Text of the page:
“The rate of growth [in NIH funding] has slowed down for some years, which is one thing. But they’ve actually gone down for the first time in 35 years.”

Meanwhile, Thermo Fisher’s LC plans progressively slowed as the year passed. The company started 2007 by saying it was looking to pump up its share of the LC market, and last January it purchased SwissAnalytic, an LC pump and software manufacturer. By year’s end, however, Thermo hardly mentioned its LC ambitions, though it ended 2007 by purchasing La-Pha-Pack, a German manufacturer of chromatography consumables, including liquid chromatography filters and vials.
 
Geographically, India and China remained fecund growth markets in 2007 for life sciences in general, and for proteomics shops in particular, as tool manufacturers reported double-digit growth in both countries throughout the year. As a percentage of total sales, the US market continued to be the engine driving the proteomics revenue train.
 
Missing in 2007 were any major M&A plays. The $10.6 billion marriage of Thermo Electron and Fisher Scientific in 2006 — a watershed event in any year — gave way to smaller deals. Even smaller deals such as Bio-Rad Laboratories’ purchase of Vermillion’s surface enhanced laser desorption ionization platform, had no equivalents in 2007.
 
Instead, the big players mostly were content to add companies with complementary technologies to their existing proteomics portfolios, and even with that, the number of acquisitions were scant.
 
A particularly pertinent transaction was Caprion Pharmaceuticals’ merger with Ecopia BioSciences in January for an undisclosed amount, which resulted in the creation of Thallion Pharmaceuticals.
 
Caprion was once positioned to be a leading protein-services firm, but by the time of the transaction, it had already begun shifting directions, becoming a company focused on developing biologics for infectious diseases and oncology [See PM 01/11/07].
 
As a result of the merger, Caprion spun out its proteomics business, and in July hedge fund Great Point Partners bought an 80 percent stake in the company for CA$30 million [$28.4 million].
 
Last year will also be remembered for the dearth of major technological breakthroughs introduced. At the American Society for Mass Spectrometry conference in June ­– which has been the traditional showcase for new proteomics instruments – Thermo Fisher, Agilent, and Waters each introduced new mass specs and/or protein-identification platforms, but rather than being revelations, the new tools resemble premium upgrades to existing technologies [See PM 06/07/07 here and here].
 
Standards Still in Process
 
On the research side, standardization remained a major theme during the year. At HUPO’s annual conference in the fall, the organization and Invitrogen released a protein standard mixture, the second such mixture to be made commercially available after Sigma-Aldrich’s product, which debuted in 2006.
 
Also this year, HUPO’s Proteomic Standards Initiative released its first implementation module, “The minimum information required for reporting a molecular interaction experiment,” or MIMix, along with a paper describing its work creating standards for the proteomics community called “The minimum information about a proteomics experiment,” or MIAPE [See PM 08/16/07]. Papers geared specifically to proteomics experiments are being prepared for publication possibly early this year.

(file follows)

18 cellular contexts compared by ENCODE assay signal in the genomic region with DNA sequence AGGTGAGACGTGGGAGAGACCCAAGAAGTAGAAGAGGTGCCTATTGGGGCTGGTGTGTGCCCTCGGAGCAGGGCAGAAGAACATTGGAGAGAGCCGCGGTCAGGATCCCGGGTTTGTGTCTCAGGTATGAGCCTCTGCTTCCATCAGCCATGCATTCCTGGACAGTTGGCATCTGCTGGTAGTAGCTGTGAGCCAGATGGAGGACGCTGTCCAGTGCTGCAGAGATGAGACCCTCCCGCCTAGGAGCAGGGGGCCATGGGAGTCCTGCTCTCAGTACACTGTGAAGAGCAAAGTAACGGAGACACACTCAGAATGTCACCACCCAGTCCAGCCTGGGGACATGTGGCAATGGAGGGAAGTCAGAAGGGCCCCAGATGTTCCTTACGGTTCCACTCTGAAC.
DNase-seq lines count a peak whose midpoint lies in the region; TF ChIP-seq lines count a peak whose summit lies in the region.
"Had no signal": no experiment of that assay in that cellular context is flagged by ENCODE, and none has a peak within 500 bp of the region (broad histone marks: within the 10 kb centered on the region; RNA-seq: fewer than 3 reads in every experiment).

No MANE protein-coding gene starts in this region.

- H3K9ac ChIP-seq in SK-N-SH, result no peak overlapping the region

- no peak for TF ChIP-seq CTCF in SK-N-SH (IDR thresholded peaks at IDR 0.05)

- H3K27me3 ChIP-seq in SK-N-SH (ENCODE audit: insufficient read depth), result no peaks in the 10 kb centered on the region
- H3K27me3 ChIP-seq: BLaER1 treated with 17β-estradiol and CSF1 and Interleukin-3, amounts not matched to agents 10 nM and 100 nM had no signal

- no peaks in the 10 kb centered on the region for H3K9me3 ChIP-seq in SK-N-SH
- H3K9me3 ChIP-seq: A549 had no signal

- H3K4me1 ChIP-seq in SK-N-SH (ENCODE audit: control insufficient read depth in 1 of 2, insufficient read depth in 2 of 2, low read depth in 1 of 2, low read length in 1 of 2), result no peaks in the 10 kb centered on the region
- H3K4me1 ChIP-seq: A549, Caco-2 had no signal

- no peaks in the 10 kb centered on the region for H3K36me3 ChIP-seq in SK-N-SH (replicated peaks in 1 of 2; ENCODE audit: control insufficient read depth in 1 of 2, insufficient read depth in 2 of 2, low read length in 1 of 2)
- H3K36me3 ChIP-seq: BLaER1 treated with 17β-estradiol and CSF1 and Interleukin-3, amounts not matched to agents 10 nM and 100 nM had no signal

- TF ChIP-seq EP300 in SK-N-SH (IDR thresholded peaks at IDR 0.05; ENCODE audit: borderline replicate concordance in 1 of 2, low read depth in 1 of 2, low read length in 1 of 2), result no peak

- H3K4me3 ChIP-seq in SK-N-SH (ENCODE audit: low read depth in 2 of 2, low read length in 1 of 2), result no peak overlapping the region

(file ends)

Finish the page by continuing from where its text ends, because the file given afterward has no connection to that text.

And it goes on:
On the 2D gel front, HUPO’s Industry Advisory Board tackled a major complaint about the technology by reporting that as long as proper protocols are followed, they can be duplicated [See PM 11/15/07].
 
The quality of work being done by proteomics researchers also was scrutinized during the year. In creating its protein standard mixture, HUPO discovered that only six of the 24 labs that participated in the task were able to identify all 20 equimolar proteins properly without help from HUPO [See PM 09/06/07 and 10/11/07].
 
The results mirrored those of the Association of Biomolecular Resources, which earlier in the year had also found mixed results in the ability of scientists to identify and quantify proteins [See PM 04/05/07]. While many of the missteps and omissions made by scientists in the HUPO effort were easily fixed, according to HUPO officials, the results did not reflect well on the research community.
 
Indeed, implicit during a panel discussion on clinical proteomics at HUPO’s annual conference was criticism of the quality of experiments being done, particularly in the field of biomarkers, which has become the single hottest area of proteomics research.
 
Calling biomarker research the “Wild West,” Sam Hanash of the Fred Hutchinson Cancer Research Center said limited funding and other resources have left many scientists ill-equipped to do the work, resulting in sloppy science [See PM 10/11/07].
 
“It’s really chaotic,” Hanash told the audience.
 
In fact, funding was a topic much in discussion throughout the year as researchers and vendors frequently alluded to a stingy government-funding environment, which according to anecdotal evidence has affected basic community trends, such as interest among young scientists. At an analyst conference in September, Invitrogen CEO Greg Lucier said that while he believes funding from the US National Institutes of Health will improve, current levels had already deflected many young scientists to other careers.
 
“Biomedical investment by the federal government has not kept up with inflation,” he told the audience in the fall.
 
Joshua LaBaer, director of Harvard Medical School’s Institute of Proteomics, told ProteoMonitor during the summer that proteomic researchers “can’t even get their R01’s funded. A lot of people are going to be leaving science, quite honestly, because it’s turning out to be a very difficult field to stay in.”
 

NIH funding for fiscal 2008, which began Oct. 1, 2007, is still being hashed out in Washington. President Bush has before him a bill that would fund the agency with $29.2 billion for the year, a slight increase above the $28.5 billion NIH received in FY 2007 and higher than the $28.7 billion he proposed in his fiscal 2008 budget, but $800 million less than what Congress had originally proposed.